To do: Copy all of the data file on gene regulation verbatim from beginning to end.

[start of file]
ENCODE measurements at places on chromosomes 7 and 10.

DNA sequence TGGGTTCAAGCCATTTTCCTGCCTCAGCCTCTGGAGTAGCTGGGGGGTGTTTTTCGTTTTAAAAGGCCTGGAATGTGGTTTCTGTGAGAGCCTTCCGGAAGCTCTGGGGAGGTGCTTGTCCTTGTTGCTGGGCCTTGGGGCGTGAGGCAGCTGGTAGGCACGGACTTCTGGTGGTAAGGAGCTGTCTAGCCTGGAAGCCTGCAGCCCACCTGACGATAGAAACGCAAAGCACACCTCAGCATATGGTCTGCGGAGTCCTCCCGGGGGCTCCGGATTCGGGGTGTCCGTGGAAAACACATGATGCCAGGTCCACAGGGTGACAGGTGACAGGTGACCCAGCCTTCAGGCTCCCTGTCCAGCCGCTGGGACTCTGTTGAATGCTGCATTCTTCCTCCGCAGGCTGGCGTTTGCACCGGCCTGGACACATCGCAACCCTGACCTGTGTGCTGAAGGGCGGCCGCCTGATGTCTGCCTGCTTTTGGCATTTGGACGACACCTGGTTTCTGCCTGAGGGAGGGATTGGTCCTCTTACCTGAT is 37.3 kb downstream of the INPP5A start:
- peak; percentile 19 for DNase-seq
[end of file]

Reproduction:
ENCODE measurements at places on chromosomes 7 and 10.

DNA sequence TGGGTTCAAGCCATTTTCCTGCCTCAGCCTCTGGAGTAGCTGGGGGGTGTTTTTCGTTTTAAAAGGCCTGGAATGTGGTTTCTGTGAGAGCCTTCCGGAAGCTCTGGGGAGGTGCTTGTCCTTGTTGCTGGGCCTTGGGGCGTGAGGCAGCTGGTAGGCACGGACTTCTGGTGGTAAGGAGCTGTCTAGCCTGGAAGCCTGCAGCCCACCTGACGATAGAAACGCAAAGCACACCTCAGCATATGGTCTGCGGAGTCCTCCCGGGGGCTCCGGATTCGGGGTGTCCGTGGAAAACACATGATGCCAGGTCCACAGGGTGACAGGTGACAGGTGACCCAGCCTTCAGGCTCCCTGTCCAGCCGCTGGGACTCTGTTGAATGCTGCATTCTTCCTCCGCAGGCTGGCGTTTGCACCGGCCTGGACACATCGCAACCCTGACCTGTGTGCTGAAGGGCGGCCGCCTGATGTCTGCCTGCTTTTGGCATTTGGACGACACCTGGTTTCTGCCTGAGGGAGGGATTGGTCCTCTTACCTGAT is 37.3 kb downstream of the INPP5A start:
- peak; percentile 19 for DNase-seq